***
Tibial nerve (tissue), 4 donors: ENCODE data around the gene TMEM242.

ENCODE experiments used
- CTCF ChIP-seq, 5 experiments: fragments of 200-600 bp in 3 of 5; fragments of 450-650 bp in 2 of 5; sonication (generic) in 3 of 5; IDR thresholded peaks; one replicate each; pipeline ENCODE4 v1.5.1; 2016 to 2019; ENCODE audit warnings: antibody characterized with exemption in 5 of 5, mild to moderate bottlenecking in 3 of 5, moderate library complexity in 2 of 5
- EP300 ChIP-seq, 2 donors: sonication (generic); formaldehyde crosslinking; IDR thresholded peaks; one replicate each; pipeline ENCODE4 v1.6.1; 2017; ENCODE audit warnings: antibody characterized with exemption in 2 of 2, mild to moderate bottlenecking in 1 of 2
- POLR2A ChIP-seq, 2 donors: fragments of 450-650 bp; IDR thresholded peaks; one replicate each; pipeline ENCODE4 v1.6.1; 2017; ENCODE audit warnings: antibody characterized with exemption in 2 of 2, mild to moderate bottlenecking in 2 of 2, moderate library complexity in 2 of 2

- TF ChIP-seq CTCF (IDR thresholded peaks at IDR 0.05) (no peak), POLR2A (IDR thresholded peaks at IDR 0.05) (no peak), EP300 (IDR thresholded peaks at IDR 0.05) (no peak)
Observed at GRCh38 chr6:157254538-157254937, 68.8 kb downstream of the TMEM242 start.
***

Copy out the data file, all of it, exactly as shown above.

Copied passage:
Tibial nerve (tissue), 4 donors: ENCODE data around the gene TMEM242.

ENCODE experiments used
- CTCF ChIP-seq, 5 experiments: fragments of 200-600 bp in 3 of 5; fragments of 450-650 bp in 2 of 5; sonication (generic) in 3 of 5; IDR thresholded peaks; one replicate each; pipeline ENCODE4 v1.5.1; 2016 to 2019; ENCODE audit warnings: antibody characterized with exemption in 5 of 5, mild to moderate bottlenecking in 3 of 5, moderate library complexity in 2 of 5
- EP300 ChIP-seq, 2 donors: sonication (generic); formaldehyde crosslinking; IDR thresholded peaks; one replicate each; pipeline ENCODE4 v1.6.1; 2017; ENCODE audit warnings: antibody characterized with exemption in 2 of 2, mild to moderate bottlenecking in 1 of 2
- POLR2A ChIP-seq, 2 donors: fragments of 450-650 bp; IDR thresholded peaks; one replicate each; pipeline ENCODE4 v1.6.1; 2017; ENCODE audit warnings: antibody characterized with exemption in 2 of 2, mild to moderate bottlenecking in 2 of 2, moderate library complexity in 2 of 2

- TF ChIP-seq CTCF (IDR thresholded peaks at IDR 0.05) (no peak), POLR2A (IDR thresholded peaks at IDR 0.05) (no peak), EP300 (IDR thresholded peaks at IDR 0.05) (no peak)
Observed at GRCh38 chr6:157254538-157254937, 68.8 kb downstream of the TMEM242 start.